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Mitch's Sports: Only About Seven Decades Late, But Cleveland Finally Drops Chief Wahoo Logo

Vermont high school division one football teams have never merged programs, but in an effort to confront dwindling participation in the sport, Burlington and South Burlington high schools are throwing a bit of a Hail Mary with a plan to combine their programs.

The Burlington Free Press reports the proposal will get a vote before the Vermont Principal Association Activities Standards Committee this Friday. If it passes, the two schools will end a long standing rivalry and begin thinking about how to make a co-op program for the Seahorses and Wolves work starting in the fall.  

The numbers have indeed been falling, with South Burlington carried 44 players, this past season, compared to 71 just two years ago, and Burlington had over 40 two years ago, down to 36 this past season, including 16 seniors not returning.

In the NBA, a good-old fashioned blockbuster trade went down yesterday, with the L.A. Clippers trading all-star forward Blake Griffin to the Detroit Pistons for three players--Tobias Harris, former Boston Celtic Avery Bradley, Boban Marjanovic, plus a first and a second-round draft pick.

Griffin is a 7-year veteran who's spent his entire career with the Clippers since being selected as a first round draft pick, but he's suffered multiple injuries over the course of his career. When healthy, though, he's one of the best power forwards in the game, and this year has been averaging 22 points and 8 rebounds a game. He instantly makes the Pistons a more formidable team and they really need him, losers now of 8 in a row and just outside the playoff bubble in the eastern conference. Griffin's first game for Detroit will garner even more attention than it normally would, with no less than LeBron James and the Cleveland Cavaliers getting a taste of the new-look Griffin-led Pistons in Detroit tonight.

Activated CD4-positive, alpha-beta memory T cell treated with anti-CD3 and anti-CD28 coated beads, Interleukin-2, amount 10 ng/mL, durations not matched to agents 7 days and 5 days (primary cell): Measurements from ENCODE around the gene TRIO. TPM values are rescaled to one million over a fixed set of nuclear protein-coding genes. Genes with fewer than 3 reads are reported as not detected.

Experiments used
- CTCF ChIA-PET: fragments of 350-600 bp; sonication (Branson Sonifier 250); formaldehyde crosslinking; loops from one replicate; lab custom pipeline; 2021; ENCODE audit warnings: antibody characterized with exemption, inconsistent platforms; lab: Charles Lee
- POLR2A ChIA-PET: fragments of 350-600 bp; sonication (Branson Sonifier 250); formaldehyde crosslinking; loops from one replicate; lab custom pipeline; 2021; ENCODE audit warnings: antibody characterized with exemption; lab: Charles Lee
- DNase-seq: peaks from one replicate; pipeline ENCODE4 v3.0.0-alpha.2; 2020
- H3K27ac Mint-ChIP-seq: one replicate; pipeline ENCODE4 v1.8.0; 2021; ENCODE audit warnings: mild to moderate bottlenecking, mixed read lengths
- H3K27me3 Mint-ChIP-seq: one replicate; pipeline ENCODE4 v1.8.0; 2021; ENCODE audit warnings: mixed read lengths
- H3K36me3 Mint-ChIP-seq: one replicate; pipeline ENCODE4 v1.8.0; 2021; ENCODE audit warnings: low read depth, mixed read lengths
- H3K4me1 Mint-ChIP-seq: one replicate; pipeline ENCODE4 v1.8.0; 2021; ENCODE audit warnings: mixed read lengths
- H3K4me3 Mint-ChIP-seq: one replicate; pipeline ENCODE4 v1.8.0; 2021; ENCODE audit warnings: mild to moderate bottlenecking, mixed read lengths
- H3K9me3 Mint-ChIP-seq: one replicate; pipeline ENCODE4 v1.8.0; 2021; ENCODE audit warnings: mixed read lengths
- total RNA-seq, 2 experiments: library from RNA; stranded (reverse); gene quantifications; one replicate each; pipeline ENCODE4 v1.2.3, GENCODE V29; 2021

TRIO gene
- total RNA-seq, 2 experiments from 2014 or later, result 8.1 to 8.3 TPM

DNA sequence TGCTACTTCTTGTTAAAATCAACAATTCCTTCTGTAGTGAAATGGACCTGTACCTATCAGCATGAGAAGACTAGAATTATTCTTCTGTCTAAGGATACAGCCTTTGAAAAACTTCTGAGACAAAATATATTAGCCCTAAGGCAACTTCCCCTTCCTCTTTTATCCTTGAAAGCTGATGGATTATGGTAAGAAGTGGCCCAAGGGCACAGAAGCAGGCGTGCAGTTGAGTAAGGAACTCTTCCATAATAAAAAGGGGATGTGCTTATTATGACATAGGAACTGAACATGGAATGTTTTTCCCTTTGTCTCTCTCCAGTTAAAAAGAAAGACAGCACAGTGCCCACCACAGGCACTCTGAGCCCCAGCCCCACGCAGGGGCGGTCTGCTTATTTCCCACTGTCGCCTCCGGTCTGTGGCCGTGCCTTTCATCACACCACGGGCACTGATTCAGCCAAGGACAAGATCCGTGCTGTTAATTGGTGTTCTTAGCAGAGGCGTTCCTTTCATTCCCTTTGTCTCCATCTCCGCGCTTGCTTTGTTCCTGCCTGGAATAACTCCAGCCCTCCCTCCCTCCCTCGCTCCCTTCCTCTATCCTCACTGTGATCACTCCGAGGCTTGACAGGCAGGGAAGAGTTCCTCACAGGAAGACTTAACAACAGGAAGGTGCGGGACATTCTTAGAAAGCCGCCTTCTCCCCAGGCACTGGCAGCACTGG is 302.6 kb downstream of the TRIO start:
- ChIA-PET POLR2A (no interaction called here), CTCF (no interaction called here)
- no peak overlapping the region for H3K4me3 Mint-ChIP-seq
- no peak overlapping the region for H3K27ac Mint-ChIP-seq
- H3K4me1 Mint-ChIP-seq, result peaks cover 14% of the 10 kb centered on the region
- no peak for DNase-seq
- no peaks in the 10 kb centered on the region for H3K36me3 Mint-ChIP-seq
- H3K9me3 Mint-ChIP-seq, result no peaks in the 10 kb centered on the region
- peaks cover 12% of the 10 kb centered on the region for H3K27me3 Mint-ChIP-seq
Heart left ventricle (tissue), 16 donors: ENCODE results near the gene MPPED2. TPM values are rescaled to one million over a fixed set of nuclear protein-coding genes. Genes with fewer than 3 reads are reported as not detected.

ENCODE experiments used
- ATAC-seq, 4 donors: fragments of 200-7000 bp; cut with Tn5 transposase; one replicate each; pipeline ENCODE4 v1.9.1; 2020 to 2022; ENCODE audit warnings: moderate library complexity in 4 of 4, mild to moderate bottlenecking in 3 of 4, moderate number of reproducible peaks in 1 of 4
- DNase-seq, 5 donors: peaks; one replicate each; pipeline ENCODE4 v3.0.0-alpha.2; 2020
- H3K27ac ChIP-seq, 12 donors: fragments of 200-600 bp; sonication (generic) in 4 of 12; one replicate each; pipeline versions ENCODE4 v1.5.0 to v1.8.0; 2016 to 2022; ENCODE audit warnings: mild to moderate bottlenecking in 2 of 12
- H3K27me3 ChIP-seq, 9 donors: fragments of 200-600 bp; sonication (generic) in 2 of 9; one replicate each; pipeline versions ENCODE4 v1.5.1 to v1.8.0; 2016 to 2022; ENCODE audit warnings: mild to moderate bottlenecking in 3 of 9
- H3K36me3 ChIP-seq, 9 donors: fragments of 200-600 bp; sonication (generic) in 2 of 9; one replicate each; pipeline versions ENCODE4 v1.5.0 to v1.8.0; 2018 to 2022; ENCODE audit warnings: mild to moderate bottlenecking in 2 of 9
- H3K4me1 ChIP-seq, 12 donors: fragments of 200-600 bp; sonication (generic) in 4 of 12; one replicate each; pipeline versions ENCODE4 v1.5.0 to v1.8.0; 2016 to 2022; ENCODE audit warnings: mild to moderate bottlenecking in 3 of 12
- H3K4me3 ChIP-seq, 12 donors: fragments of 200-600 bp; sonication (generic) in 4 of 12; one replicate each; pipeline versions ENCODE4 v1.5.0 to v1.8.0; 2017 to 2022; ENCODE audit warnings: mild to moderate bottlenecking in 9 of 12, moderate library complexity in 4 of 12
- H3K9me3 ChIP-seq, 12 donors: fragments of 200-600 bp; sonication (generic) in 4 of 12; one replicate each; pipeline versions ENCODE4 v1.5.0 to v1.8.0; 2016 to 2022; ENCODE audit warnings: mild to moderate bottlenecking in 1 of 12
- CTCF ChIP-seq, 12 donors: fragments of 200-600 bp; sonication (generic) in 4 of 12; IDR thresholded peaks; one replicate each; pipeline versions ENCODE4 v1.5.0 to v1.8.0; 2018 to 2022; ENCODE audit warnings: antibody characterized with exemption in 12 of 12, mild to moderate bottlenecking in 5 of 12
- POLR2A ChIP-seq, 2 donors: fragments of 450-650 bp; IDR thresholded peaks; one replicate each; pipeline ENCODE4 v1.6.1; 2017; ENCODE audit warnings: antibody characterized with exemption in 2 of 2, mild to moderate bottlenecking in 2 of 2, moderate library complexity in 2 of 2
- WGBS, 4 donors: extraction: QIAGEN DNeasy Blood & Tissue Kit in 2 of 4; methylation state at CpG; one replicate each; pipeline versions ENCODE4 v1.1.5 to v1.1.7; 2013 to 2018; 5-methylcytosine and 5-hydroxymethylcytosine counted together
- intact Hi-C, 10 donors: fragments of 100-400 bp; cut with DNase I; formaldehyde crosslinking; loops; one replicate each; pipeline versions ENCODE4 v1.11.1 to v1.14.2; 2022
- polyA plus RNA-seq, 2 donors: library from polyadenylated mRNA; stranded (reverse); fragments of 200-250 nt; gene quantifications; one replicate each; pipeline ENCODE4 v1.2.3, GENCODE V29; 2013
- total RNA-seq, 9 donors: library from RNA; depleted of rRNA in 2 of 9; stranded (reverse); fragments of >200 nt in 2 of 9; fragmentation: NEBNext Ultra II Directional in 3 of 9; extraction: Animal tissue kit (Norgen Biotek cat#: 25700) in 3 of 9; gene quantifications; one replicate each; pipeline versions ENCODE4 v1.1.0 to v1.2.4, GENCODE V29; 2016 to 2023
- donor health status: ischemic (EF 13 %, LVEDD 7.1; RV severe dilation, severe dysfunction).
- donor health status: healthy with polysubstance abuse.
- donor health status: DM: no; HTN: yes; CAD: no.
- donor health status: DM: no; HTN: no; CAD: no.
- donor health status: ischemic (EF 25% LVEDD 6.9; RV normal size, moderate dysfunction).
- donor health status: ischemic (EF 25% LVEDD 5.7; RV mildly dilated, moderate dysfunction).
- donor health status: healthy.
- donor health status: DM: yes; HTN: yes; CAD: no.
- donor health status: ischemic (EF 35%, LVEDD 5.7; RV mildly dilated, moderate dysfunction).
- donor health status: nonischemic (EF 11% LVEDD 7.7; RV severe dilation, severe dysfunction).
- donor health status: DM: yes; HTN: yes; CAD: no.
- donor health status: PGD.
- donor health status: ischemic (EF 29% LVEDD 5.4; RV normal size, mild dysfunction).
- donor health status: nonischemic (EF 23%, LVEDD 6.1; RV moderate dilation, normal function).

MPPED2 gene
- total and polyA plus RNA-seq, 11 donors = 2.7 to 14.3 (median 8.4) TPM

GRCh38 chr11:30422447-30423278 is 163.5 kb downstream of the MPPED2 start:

The Boston Celtics, meanwhile, have come down to earth after cutting a swath through nearly everyone in the first few months of the season. The Celtics still lead the eastern conference, but they're a very "meh" 5 and 5 over their last ten games and have just a one and a half game lead over the Toronto Raptors for first place, so last night's win over the Denver Nuggets was much welcomed, even if the winning margin was just a single point.

That came courtesy of a three-pointer by Jaylen Brown with just 34 seconds left in regulation, good for 111-110 win over the Nuggets in Denver. The Celts also have Kyrie Irving  to thank, their best player scoring 10 of his 27 points on the night in the fourth quarter. Denver still had a chance to win the game after Brown's go-ahead shot, but the Nuggets raced up court rather than call a time out for a set play, and a tip-in attempt off a missed 3-pointer couldn't beat the buzzer.

Finally, there's still a curious lack of big moves made in baseball's off season, which is proving to be more lukewarm toaster than hot stove to this point, other than what the Yankees and Brewers have done.

But there was positive news out of Cleveland yesterday, not relating to acquisition of a player, but the decision to part ways with a mascot. The Indians organization has decided to discontinue using the Chief Wahoo logo on the team's uniforms and hats, starting in 2019. The grinning cartoon image of a native American with oversized teeth and nose, and a single feather rising from a headband is, and has been for some time, how I do I say this? Racist? Yep, that's pretty much the word that comes to mind. One could argue that the very name of the team, Indians, is also offensive, and while it's not as obviously disparaging as the Wahoo logo, I would never argue with any original American who says otherwise. Now if only the NFL could do something about the name of that football team that plays in Washington D.C.


A graduate of NYU with a Master's Degree in journalism, Mitch has more than 20 years experience in radio news. He got his start as news director at NYU's college station, and moved on to a news director (and part-time DJ position) for commercial radio station WMVY on Martha's Vineyard. But public radio was where Mitch wanted to be and he eventually moved on to Boston where he worked for six years in a number of different capacities at member station a Senior Producer, Editor, and fill-in co-host of the nationally distributed Here and Now. Mitch has been a guest host of the national NPR sports program "Only A Game". He's also worked as an editor and producer for international news coverage with Monitor Radio in Boston.
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